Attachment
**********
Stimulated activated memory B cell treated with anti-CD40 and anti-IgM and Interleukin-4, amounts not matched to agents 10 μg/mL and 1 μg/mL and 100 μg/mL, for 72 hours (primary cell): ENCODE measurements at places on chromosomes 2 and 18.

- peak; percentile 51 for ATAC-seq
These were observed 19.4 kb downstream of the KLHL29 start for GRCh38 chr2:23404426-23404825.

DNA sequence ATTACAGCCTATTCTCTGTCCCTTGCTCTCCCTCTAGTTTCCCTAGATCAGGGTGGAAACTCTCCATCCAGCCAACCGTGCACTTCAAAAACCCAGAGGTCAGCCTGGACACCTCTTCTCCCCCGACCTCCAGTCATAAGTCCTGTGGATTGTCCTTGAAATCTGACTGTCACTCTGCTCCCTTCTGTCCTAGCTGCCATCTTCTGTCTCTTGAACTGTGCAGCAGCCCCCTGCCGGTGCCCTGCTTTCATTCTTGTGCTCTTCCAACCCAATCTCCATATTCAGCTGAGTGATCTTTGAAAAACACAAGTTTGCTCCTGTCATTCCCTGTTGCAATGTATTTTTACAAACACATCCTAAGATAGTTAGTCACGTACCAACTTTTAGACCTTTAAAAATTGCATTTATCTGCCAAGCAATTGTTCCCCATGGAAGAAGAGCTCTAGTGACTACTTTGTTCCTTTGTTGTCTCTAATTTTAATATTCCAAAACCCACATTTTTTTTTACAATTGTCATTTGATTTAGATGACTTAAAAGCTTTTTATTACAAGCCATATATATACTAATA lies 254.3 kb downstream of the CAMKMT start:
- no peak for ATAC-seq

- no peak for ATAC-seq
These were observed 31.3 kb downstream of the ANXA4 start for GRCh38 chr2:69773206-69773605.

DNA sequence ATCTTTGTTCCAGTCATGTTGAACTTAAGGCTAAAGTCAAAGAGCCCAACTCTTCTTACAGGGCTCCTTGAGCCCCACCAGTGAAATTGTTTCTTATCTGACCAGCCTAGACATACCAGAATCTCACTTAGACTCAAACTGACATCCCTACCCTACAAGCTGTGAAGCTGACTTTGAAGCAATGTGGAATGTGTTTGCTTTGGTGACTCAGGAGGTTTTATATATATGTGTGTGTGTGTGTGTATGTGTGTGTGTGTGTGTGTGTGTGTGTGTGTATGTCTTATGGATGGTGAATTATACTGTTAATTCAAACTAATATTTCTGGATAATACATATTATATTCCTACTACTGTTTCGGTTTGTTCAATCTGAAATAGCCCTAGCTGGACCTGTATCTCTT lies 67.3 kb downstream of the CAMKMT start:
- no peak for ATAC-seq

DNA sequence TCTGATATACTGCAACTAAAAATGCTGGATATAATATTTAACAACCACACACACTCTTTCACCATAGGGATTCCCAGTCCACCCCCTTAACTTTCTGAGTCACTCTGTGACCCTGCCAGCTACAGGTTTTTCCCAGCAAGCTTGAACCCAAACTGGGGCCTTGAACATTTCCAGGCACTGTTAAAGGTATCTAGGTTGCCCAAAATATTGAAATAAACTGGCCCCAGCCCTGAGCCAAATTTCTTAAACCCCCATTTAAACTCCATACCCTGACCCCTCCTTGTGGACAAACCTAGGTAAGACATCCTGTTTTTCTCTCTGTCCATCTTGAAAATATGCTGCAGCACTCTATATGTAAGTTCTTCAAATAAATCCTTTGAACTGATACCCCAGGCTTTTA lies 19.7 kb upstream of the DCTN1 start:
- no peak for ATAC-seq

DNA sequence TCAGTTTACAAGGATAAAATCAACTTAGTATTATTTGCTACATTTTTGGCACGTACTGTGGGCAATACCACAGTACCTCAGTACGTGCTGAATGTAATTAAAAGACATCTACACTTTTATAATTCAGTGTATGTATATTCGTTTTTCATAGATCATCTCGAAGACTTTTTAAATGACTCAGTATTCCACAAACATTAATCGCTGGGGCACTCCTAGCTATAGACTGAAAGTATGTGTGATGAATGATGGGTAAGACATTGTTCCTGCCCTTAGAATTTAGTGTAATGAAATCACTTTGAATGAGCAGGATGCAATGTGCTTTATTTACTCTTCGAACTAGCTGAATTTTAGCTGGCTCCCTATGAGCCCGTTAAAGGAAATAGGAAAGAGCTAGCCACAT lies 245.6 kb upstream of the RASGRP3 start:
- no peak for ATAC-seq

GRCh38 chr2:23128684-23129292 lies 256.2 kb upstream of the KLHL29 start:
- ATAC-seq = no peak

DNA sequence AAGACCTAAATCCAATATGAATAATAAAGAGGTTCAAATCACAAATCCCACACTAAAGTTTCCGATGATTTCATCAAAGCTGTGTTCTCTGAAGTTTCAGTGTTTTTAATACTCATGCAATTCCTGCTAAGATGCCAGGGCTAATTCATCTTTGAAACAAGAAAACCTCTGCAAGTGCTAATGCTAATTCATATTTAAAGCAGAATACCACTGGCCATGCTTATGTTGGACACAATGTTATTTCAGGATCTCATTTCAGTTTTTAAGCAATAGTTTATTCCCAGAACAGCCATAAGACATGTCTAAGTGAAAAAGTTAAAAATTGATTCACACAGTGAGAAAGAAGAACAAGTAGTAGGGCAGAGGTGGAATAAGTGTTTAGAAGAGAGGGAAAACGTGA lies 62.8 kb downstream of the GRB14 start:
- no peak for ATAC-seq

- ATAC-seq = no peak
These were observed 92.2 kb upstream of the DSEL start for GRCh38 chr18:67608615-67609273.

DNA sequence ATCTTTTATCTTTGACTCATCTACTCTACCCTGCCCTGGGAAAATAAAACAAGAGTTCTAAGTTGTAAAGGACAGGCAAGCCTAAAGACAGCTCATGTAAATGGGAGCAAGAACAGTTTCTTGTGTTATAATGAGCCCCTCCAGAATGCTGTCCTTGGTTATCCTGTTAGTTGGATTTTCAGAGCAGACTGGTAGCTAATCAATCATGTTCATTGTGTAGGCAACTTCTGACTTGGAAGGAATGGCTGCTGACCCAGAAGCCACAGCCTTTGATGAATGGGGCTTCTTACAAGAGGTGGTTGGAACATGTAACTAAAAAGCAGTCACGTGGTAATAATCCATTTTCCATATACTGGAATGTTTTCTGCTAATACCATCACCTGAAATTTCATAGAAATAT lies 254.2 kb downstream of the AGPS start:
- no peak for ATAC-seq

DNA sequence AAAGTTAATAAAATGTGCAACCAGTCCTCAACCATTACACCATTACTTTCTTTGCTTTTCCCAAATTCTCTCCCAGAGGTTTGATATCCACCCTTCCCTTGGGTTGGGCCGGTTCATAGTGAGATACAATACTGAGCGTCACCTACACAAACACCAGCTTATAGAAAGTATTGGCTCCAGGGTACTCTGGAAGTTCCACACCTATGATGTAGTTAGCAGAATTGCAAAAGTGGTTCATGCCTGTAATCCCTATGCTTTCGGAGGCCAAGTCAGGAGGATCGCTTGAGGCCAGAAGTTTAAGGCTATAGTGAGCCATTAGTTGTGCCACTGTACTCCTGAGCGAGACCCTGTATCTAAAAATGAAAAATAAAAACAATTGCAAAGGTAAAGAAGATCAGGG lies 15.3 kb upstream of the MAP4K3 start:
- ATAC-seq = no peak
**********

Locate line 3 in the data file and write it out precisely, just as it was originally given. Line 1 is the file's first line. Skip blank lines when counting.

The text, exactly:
These were observed 19.4 kb downstream of the KLHL29 start for GRCh38 chr2:23404426-23404825.